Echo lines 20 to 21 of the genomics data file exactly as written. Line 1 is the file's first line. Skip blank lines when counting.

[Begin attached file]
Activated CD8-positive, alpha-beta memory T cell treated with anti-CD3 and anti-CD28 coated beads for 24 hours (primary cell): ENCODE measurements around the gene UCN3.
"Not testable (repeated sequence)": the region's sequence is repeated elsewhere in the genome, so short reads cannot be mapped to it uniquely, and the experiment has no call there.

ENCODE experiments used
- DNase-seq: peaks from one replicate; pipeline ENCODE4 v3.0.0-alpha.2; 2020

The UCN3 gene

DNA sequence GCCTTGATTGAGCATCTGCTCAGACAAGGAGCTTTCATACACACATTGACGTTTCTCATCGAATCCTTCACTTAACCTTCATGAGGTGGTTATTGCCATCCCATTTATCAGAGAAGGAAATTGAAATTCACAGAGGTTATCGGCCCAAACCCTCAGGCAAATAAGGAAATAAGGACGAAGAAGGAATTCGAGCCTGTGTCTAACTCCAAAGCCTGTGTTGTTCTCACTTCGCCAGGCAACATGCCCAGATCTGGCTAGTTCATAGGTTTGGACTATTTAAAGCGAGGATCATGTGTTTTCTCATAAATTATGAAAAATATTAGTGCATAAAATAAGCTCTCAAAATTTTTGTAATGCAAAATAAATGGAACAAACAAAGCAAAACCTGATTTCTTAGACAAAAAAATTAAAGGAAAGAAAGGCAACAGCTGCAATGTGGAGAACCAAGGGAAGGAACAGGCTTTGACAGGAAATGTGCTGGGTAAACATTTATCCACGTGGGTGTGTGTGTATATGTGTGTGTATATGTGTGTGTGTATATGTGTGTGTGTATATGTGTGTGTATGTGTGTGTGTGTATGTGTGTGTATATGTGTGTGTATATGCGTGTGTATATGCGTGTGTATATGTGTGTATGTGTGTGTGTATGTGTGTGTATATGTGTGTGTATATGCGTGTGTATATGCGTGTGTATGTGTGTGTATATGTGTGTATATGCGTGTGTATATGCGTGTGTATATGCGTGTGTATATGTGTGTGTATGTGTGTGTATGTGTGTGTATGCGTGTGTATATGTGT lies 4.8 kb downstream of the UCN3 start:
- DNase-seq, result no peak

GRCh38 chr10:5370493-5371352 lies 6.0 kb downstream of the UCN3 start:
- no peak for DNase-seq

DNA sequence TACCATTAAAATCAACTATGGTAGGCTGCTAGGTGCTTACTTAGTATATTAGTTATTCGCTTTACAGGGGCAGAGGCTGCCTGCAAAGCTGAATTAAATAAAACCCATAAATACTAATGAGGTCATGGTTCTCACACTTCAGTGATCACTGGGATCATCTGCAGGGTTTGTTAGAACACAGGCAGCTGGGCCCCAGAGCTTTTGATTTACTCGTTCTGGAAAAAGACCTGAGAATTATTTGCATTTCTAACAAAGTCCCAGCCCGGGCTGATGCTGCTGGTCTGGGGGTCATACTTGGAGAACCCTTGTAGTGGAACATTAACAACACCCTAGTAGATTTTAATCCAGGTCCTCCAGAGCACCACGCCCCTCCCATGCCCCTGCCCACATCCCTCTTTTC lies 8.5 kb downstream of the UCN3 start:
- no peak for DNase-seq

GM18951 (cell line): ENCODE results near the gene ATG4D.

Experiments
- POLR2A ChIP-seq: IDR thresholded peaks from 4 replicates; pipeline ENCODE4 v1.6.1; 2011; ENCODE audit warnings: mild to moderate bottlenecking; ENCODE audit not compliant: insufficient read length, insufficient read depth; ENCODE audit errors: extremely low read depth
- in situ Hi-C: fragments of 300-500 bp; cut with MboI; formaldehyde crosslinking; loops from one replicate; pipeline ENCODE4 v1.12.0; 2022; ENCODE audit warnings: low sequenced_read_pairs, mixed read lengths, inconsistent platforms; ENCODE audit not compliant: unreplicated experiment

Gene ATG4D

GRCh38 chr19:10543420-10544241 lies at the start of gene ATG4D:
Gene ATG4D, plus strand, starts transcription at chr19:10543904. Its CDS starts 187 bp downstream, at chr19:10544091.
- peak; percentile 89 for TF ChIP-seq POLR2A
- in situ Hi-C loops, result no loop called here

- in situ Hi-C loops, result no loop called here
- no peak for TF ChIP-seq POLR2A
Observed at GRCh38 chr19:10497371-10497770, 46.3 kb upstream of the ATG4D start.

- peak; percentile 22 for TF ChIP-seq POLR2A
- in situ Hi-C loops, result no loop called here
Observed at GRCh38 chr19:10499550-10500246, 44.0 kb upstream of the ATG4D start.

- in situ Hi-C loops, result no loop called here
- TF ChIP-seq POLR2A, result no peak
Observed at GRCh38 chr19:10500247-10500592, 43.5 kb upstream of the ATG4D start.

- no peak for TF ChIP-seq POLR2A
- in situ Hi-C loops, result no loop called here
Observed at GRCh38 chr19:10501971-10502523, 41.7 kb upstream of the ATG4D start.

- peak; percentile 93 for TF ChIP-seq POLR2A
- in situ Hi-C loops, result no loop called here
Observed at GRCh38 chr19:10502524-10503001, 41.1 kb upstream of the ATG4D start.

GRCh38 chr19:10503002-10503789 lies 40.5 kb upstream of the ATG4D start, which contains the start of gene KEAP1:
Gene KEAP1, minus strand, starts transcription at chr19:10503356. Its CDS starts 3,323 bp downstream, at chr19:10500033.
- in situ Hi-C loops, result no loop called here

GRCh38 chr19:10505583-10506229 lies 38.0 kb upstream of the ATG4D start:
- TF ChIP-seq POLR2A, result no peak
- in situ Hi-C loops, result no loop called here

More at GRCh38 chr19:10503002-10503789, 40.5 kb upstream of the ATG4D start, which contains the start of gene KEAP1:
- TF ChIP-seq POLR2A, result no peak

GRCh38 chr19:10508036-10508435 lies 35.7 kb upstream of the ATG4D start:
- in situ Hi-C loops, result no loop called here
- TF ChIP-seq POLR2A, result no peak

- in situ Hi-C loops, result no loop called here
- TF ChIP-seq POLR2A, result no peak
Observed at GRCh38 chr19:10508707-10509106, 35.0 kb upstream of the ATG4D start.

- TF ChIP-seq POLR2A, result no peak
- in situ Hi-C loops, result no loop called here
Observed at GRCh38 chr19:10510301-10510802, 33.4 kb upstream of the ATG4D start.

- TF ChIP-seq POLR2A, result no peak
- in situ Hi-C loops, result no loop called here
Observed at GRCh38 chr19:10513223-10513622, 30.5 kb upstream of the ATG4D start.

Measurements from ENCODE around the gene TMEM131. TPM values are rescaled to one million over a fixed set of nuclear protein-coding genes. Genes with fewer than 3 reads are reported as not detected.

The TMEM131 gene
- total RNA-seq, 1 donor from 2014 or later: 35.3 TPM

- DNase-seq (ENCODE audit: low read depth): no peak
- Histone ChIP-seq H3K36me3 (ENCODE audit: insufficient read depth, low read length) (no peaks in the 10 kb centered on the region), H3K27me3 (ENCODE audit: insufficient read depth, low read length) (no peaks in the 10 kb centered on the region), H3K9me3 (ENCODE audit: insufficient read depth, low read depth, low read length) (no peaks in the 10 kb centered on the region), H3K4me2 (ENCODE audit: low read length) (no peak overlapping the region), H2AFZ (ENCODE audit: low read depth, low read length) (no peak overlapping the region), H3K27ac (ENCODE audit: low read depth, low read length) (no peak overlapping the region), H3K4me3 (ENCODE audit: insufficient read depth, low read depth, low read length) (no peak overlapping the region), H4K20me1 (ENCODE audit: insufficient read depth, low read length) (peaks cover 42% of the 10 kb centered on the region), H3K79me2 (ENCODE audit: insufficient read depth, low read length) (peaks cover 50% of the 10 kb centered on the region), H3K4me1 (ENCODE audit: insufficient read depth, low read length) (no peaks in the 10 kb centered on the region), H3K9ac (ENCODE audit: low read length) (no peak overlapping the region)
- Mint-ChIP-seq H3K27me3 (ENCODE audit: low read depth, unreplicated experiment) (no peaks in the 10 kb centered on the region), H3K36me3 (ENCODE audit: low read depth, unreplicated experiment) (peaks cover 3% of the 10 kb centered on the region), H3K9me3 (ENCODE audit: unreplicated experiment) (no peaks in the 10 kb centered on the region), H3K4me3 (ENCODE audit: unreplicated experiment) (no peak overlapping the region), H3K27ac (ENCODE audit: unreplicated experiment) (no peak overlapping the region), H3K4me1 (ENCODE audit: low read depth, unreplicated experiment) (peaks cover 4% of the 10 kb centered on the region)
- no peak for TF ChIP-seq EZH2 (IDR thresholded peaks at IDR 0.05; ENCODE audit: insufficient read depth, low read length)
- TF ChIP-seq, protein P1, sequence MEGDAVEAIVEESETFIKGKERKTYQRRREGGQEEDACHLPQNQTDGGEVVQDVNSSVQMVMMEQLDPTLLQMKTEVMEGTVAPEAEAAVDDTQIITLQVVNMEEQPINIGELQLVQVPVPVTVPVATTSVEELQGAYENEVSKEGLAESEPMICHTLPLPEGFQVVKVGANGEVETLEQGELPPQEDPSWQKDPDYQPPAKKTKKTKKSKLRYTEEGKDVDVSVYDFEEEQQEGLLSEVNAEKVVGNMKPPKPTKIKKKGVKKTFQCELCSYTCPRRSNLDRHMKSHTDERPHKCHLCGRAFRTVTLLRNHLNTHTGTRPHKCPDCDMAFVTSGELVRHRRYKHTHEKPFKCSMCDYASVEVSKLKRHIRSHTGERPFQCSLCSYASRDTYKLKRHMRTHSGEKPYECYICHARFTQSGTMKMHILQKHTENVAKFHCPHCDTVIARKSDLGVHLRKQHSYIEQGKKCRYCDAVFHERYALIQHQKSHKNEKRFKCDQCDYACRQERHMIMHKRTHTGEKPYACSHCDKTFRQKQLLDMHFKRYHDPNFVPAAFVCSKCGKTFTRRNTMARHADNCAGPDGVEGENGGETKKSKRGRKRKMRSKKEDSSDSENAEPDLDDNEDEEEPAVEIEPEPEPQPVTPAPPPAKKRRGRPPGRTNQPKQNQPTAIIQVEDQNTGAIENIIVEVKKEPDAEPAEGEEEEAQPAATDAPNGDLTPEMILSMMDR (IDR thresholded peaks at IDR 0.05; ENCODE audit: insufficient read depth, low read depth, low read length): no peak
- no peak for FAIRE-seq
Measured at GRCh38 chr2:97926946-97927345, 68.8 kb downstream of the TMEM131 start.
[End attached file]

- in situ Hi-C loops, result no loop called here

- in situ Hi-C loops, result no loop called here